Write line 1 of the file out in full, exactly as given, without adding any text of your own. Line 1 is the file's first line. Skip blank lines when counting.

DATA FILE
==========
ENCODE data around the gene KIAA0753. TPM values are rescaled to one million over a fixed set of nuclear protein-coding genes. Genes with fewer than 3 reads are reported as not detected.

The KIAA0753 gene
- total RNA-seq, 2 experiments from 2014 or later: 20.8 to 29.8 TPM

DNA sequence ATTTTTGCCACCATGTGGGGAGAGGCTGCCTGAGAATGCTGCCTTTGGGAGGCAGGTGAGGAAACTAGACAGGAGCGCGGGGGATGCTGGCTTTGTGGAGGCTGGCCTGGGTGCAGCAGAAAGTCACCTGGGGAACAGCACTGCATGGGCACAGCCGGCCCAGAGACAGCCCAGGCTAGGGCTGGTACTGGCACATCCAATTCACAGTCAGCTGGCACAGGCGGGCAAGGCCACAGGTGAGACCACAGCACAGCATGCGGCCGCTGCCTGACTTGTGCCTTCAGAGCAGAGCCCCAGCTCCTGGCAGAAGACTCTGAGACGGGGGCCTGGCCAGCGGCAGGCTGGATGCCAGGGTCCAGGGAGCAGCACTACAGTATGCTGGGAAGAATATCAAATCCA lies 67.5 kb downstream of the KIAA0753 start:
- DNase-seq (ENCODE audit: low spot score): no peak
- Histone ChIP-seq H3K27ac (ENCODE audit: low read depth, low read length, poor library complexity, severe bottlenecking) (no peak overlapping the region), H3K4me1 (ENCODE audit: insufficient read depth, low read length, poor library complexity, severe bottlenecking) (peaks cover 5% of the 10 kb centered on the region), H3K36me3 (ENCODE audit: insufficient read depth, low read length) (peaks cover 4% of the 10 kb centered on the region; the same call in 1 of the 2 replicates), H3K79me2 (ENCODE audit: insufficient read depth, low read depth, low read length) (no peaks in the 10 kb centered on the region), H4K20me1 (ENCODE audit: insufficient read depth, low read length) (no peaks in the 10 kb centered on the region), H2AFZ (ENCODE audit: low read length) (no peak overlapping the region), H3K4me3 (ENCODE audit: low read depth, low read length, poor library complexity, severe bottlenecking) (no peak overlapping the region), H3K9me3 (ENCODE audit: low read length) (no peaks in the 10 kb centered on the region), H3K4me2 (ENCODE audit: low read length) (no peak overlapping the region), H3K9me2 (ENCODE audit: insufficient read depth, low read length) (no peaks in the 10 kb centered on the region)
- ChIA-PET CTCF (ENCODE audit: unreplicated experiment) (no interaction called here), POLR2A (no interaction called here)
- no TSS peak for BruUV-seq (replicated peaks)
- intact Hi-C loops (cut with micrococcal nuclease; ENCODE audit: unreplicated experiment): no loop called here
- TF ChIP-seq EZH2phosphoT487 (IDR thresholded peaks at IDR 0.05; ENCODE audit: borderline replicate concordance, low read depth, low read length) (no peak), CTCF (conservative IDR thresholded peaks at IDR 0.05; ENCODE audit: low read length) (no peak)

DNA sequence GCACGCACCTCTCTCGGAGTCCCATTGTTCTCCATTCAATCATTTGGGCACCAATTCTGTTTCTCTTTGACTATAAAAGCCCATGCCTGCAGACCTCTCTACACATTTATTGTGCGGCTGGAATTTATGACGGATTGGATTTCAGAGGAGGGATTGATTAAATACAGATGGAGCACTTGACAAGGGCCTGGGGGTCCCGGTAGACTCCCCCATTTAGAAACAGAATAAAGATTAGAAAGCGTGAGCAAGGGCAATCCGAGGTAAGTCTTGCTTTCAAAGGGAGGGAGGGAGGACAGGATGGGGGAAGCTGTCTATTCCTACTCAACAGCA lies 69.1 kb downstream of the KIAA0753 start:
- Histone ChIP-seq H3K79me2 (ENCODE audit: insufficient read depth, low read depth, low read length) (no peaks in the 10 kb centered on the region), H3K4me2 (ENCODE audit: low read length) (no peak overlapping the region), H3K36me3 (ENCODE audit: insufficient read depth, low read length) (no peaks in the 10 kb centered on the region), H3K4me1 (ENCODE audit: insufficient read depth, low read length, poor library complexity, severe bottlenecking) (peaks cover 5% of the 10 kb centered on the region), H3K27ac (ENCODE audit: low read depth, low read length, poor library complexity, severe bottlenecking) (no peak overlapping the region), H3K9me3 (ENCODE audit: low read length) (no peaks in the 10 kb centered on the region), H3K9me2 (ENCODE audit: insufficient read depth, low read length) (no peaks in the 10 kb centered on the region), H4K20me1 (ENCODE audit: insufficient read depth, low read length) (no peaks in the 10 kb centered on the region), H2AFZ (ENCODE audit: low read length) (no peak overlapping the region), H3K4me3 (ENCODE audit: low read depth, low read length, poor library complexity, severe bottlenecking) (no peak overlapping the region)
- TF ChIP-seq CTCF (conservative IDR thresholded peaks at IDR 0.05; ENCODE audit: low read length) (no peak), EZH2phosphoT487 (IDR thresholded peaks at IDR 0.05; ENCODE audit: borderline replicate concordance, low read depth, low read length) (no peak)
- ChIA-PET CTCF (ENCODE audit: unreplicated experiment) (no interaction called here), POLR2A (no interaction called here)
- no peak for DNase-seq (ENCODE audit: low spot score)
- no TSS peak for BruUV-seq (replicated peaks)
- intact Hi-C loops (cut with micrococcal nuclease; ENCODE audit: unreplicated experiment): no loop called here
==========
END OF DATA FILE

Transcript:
ENCODE data around the gene KIAA0753. TPM values are rescaled to one million over a fixed set of nuclear protein-coding genes. Genes with fewer than 3 reads are reported as not detected.